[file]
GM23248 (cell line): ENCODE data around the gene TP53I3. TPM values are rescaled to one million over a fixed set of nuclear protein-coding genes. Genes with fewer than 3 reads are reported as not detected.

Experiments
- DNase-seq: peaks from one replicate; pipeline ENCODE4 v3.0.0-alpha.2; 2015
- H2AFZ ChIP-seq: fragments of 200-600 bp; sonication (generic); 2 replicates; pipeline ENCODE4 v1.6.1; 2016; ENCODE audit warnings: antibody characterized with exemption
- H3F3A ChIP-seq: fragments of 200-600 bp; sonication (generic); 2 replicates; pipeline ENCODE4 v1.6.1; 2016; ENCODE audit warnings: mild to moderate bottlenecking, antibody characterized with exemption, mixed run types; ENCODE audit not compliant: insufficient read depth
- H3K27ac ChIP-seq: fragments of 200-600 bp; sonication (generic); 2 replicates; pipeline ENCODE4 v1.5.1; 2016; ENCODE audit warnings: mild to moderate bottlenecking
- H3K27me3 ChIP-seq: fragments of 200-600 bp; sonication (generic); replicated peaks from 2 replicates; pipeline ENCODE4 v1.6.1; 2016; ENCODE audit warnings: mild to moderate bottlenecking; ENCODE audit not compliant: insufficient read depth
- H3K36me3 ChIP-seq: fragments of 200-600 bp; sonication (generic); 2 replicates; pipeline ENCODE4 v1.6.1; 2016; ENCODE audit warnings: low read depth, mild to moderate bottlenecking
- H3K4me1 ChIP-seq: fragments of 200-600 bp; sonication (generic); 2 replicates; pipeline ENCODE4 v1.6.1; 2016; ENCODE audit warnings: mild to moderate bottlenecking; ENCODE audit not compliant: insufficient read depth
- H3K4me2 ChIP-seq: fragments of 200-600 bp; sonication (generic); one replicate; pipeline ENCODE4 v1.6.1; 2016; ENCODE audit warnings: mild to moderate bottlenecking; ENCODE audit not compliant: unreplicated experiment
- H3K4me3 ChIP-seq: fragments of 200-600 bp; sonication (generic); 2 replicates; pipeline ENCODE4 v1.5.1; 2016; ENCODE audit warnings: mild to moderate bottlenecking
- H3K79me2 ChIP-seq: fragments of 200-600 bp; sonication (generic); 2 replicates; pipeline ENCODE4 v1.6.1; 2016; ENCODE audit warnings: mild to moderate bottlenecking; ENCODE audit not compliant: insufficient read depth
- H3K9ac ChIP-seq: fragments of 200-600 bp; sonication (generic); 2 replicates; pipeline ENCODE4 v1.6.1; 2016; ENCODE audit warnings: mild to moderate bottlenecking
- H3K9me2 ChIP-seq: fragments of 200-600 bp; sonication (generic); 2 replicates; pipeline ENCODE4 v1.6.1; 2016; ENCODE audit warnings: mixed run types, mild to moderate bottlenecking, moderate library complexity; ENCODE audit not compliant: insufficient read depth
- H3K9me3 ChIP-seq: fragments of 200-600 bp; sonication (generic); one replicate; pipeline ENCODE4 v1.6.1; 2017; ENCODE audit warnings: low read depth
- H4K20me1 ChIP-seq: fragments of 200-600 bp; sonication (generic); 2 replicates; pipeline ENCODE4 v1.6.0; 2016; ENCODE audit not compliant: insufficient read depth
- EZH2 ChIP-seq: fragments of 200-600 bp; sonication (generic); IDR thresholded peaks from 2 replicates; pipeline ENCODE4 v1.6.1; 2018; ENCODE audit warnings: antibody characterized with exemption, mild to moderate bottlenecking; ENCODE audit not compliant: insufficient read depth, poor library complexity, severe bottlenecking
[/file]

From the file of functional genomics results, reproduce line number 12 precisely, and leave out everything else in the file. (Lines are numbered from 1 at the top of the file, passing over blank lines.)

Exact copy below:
- H3K79me2 ChIP-seq: fragments of 200-600 bp; sonication (generic); 2 replicates; pipeline ENCODE4 v1.6.1; 2016; ENCODE audit warnings: mild to moderate bottlenecking; ENCODE audit not compliant: insufficient read depth